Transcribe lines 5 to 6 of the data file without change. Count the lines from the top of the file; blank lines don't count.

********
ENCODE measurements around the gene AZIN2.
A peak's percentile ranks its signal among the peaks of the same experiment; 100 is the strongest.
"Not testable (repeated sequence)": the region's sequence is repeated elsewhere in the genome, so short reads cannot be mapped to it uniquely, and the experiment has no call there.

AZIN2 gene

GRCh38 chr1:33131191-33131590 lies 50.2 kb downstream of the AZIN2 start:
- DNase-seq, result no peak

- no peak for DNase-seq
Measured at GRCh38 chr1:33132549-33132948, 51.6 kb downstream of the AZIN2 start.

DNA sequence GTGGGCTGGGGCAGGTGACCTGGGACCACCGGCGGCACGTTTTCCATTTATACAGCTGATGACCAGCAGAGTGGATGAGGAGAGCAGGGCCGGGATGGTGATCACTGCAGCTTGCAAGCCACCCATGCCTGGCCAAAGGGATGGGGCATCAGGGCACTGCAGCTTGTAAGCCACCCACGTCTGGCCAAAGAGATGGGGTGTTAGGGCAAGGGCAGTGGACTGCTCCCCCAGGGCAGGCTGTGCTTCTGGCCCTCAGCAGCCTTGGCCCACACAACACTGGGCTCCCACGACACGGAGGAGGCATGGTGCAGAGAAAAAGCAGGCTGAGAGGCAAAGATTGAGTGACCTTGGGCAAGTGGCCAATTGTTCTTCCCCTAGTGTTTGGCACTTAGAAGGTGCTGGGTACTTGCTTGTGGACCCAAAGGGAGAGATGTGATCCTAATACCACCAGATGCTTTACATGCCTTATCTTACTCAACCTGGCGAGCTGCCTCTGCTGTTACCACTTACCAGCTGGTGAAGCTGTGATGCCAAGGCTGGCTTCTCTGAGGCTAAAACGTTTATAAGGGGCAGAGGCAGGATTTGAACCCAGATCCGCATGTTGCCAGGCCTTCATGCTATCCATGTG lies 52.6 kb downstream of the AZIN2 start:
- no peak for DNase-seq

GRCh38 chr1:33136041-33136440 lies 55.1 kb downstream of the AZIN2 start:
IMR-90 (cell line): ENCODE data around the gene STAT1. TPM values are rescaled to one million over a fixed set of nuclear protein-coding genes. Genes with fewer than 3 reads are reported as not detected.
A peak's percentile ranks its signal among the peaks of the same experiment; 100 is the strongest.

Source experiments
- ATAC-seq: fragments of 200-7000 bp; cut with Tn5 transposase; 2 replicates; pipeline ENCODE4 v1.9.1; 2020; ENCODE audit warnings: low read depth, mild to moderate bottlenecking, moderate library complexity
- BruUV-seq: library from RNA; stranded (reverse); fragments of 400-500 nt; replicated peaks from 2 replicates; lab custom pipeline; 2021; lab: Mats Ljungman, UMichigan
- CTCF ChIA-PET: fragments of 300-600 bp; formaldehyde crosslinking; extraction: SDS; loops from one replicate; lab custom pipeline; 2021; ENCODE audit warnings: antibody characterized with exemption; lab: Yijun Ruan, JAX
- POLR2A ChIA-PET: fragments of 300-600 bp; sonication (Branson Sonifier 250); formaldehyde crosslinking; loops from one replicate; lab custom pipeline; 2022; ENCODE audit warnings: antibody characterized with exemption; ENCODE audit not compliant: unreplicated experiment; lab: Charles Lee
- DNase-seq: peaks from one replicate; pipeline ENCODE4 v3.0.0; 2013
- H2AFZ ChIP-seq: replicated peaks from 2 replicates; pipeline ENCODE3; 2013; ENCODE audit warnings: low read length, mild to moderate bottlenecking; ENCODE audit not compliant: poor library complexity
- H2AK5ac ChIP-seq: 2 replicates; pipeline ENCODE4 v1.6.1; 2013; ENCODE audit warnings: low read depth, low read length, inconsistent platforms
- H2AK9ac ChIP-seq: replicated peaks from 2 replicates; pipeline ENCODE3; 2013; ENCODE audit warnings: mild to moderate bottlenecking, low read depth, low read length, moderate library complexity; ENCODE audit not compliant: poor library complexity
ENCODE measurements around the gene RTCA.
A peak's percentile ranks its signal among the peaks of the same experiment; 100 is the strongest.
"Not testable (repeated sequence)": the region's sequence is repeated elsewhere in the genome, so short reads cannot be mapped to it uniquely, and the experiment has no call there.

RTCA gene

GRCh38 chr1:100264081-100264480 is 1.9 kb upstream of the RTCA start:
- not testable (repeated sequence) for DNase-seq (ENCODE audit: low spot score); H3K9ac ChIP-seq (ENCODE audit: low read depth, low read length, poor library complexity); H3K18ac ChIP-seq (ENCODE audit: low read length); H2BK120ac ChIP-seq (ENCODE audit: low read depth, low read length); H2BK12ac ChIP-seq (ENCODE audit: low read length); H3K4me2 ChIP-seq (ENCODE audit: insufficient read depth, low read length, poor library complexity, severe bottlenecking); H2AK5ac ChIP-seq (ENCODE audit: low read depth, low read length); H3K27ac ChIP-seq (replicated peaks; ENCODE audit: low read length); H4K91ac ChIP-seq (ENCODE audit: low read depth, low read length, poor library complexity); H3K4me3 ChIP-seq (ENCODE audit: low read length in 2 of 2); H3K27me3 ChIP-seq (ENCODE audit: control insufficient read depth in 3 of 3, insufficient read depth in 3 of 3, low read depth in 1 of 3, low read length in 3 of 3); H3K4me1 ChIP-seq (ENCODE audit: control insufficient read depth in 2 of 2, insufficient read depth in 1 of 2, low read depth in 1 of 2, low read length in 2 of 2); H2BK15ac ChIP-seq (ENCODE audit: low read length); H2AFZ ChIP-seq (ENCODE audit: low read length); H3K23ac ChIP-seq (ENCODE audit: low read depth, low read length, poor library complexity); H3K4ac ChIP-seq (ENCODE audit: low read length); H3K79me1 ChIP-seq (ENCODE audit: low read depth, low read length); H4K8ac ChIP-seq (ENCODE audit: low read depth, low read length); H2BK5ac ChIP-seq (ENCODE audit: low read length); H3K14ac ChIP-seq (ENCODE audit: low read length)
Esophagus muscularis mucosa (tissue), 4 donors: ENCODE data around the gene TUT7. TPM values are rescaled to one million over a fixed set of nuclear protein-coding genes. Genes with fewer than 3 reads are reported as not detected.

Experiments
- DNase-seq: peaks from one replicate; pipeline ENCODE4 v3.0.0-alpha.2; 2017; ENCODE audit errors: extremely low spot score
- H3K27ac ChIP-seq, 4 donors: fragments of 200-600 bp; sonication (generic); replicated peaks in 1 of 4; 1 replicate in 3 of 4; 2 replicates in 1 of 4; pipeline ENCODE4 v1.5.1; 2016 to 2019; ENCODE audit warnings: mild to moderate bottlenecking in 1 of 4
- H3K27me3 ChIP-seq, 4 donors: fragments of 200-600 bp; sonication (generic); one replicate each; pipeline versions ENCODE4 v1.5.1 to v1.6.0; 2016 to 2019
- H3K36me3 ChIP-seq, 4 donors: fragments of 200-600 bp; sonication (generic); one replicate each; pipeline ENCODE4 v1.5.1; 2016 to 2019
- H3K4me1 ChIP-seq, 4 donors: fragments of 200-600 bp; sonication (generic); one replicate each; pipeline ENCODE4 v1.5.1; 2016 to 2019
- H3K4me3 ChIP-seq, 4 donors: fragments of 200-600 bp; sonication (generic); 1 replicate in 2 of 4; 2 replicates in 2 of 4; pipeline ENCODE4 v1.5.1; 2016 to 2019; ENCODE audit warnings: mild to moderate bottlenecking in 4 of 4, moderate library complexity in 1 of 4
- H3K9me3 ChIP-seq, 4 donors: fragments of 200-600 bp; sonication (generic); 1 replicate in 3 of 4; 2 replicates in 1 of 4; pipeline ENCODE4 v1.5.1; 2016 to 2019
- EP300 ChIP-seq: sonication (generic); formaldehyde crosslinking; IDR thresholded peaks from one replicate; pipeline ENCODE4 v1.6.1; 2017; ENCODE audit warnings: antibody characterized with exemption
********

GRCh38 chr1:33131191-33131590 lies 50.2 kb downstream of the AZIN2 start:
- DNase-seq, result no peak